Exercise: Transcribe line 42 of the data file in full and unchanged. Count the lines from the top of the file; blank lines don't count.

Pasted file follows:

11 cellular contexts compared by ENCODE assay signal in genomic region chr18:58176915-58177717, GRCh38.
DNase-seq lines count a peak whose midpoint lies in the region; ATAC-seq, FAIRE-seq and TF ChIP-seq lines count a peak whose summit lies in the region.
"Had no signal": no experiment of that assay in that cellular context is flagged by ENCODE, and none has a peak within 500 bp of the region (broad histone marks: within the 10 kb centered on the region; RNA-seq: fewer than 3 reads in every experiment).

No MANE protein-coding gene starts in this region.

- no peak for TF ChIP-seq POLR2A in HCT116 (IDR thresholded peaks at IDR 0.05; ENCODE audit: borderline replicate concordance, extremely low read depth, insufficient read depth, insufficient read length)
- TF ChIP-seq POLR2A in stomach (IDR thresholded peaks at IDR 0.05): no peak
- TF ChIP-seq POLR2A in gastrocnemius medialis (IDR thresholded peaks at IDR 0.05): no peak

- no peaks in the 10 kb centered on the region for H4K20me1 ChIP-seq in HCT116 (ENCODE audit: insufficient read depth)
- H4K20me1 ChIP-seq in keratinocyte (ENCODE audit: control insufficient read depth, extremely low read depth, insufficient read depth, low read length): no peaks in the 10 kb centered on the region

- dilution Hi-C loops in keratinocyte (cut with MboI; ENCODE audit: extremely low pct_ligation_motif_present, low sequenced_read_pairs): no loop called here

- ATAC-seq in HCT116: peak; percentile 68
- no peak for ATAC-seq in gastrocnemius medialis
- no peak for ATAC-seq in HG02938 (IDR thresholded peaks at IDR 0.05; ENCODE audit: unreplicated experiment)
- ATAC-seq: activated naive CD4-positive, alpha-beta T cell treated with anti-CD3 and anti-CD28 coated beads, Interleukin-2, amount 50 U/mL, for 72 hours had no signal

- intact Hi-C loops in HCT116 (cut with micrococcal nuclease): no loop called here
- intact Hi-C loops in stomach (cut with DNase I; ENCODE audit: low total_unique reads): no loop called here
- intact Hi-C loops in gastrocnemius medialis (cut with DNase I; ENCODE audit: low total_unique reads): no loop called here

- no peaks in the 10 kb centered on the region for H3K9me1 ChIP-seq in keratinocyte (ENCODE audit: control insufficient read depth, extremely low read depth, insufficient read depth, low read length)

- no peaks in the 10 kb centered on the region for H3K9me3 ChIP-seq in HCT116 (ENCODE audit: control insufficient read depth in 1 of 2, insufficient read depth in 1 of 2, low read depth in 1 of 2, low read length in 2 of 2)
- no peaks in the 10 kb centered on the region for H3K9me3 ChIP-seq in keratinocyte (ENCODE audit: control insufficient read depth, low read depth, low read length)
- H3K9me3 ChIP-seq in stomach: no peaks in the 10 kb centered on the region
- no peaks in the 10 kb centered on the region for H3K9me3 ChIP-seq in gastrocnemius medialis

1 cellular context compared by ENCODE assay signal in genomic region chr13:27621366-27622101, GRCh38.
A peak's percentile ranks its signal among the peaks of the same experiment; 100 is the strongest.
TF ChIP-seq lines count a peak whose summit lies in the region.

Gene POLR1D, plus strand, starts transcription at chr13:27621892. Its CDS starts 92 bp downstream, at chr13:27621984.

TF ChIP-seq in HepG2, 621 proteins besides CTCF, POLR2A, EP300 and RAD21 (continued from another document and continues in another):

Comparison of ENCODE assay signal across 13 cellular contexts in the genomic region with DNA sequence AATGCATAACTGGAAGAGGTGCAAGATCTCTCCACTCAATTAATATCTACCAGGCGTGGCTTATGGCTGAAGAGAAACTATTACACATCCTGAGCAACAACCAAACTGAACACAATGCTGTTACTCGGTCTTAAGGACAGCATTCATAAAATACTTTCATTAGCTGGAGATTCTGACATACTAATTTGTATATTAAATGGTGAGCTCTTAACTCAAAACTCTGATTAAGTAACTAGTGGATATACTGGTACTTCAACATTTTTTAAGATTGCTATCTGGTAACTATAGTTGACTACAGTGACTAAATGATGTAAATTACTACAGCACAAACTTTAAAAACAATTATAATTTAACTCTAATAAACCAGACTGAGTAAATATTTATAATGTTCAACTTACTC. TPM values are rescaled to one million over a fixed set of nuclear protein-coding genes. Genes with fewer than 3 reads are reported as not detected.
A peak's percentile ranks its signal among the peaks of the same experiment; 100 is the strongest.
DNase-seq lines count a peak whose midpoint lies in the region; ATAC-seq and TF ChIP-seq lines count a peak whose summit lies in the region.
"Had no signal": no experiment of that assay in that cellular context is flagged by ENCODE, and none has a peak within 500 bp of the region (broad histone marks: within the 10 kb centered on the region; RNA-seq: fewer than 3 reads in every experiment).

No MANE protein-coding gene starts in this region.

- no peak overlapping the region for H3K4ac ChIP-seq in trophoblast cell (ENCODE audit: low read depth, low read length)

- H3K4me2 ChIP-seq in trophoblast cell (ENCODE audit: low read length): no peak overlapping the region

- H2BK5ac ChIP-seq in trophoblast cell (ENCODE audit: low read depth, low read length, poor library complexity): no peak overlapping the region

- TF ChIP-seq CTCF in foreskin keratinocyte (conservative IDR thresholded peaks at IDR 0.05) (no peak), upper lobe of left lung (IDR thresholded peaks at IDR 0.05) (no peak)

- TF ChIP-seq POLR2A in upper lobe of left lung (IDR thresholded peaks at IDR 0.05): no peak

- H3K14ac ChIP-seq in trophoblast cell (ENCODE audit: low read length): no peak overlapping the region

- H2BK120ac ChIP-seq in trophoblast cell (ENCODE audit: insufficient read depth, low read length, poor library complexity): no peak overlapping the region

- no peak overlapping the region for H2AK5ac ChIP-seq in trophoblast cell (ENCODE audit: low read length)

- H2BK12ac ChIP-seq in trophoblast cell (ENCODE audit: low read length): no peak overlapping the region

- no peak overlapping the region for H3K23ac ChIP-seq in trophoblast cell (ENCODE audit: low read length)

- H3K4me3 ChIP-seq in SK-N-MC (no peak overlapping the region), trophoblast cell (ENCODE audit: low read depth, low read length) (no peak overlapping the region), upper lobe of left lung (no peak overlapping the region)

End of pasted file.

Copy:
- no peak overlapping the region for H3K23ac ChIP-seq in trophoblast cell (ENCODE audit: low read length)